Rev. Dr. Scott Herr


God’s Foolishness and Weakness                                                                   Please read:

A Sermon by the Rev. Scott Herr                                                                   I Corinthians 1:18-25

The American Church in Paris – March 11, 2012                                           John 2:13-22

What is the first image is that comes to mind when you think of Jesus? If we hadn’t just read today’s gospel text, I’d bet the image you have is quite domesticated. Most of us picture Jesus as only placid and serene. Love your neighbor. Love your enemies. Forgive and forgive again. Turn the other cheek. We think of his hands as strong to heal and restore, but not violent. The main windows in our sanctuary - the crucifixion or the ascension window with Jesus beaming up to heaven – these windows portray Jesus as inert and inactive. He is usually depicted docile and demure, peaceful and passive in restful repose… Even the window depicting this scene which is on your bulletin cover, does it not show Jesus with a subtle smile? 

But today’s gospel text shows a very different side of Jesus: Here is portrayed the zeal of the Lord! This word zeal in the Greek (Zelos) literally means boiling… We have a quote from Psalm 69: “Zeal for our house will consume me…” Zeal is the same root word for the term Zealot, which means one who is passionate about something, who has a fire in them around an issue or a cause.  The disciples remembered that Jesus had a passion for the Temple, the place that was to be the gathering point for God’s people for prayer and worship…

It’s important to remember when this scene happened. John writes that “The Passover of the Jews was near…” That meant that this violent scene of Jesus making a whip and driving all of the animals and moneychangers out of the temple took place just before the equivalent of Easter Sunday for the church. The Passover continues to be the main Jewish holiday when Jews around the world remember and celebrate the Exodus, the liberation, the freeing of the Hebrew slaves from their bondage in Egypt.   

A powerful religious institution had evolved over the years and there was a complex system of money exchange because only pure silver temple coins could be used to purchase animals and grains for sacrifice. It was not so much the quality of the metal but that there were no images of kings or emperors or other rulers on the money used in the temple. To use coins of other gods would have been blasphemy for the Jews whose primary confession is “The Lord our God is one” (Deut. 6:4). Given Passover was coming, and people from around the known world were preparing for Passover worship, the temple would have been full of both a diversity of people as well as the various animals waiting to be sold and then used as burnt offerings.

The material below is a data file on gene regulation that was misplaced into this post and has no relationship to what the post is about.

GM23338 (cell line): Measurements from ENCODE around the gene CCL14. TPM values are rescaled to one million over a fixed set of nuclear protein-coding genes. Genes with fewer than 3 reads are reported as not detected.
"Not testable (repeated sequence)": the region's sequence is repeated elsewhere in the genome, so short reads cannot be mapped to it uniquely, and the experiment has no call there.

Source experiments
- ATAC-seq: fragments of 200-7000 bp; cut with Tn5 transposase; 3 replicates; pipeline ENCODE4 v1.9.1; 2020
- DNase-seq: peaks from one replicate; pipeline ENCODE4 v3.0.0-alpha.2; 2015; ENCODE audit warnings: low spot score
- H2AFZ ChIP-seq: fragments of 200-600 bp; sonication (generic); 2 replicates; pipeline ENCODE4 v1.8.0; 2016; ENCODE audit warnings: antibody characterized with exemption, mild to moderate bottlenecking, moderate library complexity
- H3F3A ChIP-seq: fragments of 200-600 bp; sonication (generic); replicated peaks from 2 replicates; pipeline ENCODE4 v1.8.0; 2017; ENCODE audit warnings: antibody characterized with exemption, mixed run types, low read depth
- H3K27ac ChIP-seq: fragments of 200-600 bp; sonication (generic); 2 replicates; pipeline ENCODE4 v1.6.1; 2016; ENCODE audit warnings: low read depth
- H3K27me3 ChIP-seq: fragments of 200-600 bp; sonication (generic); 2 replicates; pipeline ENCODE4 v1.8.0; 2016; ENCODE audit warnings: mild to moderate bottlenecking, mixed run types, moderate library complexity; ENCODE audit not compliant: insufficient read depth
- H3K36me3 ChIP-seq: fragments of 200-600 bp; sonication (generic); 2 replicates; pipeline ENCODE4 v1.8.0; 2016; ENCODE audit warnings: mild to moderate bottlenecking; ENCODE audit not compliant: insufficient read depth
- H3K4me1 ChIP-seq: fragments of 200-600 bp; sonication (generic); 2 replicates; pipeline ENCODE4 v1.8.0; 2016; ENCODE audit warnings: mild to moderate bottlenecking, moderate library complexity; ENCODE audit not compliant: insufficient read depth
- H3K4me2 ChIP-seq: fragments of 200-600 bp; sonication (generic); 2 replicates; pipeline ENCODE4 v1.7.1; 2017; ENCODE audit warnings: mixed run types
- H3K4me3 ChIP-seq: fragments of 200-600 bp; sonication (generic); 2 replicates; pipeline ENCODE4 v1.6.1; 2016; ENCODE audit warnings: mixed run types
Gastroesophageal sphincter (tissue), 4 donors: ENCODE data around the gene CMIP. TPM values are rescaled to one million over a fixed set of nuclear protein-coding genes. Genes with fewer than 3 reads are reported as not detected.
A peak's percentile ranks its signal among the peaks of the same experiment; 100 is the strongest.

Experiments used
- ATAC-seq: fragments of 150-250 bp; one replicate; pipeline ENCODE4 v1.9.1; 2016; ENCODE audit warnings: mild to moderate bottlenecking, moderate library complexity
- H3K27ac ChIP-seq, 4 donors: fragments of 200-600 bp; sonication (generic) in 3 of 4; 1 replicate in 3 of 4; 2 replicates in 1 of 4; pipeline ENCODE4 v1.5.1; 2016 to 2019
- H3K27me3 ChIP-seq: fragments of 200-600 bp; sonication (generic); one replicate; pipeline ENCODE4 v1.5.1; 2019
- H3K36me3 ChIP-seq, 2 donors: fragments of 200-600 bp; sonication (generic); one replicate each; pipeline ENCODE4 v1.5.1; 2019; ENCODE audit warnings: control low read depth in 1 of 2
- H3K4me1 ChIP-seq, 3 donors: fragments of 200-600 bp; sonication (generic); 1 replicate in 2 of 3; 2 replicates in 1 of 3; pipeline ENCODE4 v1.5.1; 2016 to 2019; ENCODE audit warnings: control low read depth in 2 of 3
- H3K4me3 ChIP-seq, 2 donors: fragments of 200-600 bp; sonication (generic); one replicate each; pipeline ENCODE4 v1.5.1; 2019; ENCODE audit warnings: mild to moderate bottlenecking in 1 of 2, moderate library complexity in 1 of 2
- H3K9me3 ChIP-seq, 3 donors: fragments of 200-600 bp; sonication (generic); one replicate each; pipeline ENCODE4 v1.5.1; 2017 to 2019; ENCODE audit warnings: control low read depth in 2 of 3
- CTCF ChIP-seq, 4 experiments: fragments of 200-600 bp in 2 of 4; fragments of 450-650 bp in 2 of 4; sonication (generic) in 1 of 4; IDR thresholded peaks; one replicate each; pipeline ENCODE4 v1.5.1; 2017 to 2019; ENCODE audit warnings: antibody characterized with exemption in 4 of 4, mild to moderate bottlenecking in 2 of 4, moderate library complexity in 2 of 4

It’s also important though to remember where this scene took place. Our reading just says “the temple” but in fact we know there were different courts of the Temple, and this scene would have taken place in what was known as the Gentile court, the outer courtyard just after the entrance.[1] This was a place for all people to come and worship. I think this is very significant.

Jesus was making a powerful and prophetic statement by clearing out the gentile court of the temple. He was making at least two points, one negative and one positive. The first was that the religious machinery of the day had completely distorted and disfigured the worship of God. The sacrifice system was obsolete. “Destroy this temple, and in three days I will raise it up” is a thinly veiled reference to himself and his crucifixion and resurrection. His Jewish audience wondered how he would rebuild Herod’s Temple in three days (when it had been under construction for “46 years”), but Jesus was referring to himself as the temple of the living God… True worship was through him, in him, for his glory. This is a primary message of Jesus’ violent act in the temple area. But secondly, he was recovering the truth that worship of God is for all people. That’s the significance of this act in the Court of the Gentiles. In Isaiah 56:7 it is written, “For my house shall be called a house of prayer for all peoples.” Jesus is passionate about this as an issue of justice, an issue of exclusion of the outsiders. Paradoxically, the religious rituals of his day had managed both to enslave the Jewish people to a system of sacrifice that made the temple a “marketplace,” and at the same time had turned the special place in the temple reserved for the Gentiles into a noisy mall for merchants… anything but a house of prayer for all people…

Our second lesson is one of my favorites, because it reminds us that sometimes God’s wisdom looks like foolishness to our way of thinking, and sometimes God’s strength looks like weakness to us. The pairing of these texts in the lectionary is fascinating to me. The gospel lesson is the most “muscular” portrayal of Jesus anywhere in the gospel accountants. He is physical and he is strong, single-handedly turning over tables and driving out large animals and what we can imagine would be an angry crowd of merchants… He is making enemies of the religious leaders, upsetting the temple worship status quo. It’s not a coincidence that in the other three gospels this scene is set just after his triumphal entry into Jerusalem and before his arrest. It was the final act that led Jesus to the cross. Perhaps John is making the bold assertion from the very beginning of his gospel account that this Lord and Savior will confront the powers and principalities of human institutions. He will overturn the operational tables and traditions of our religion.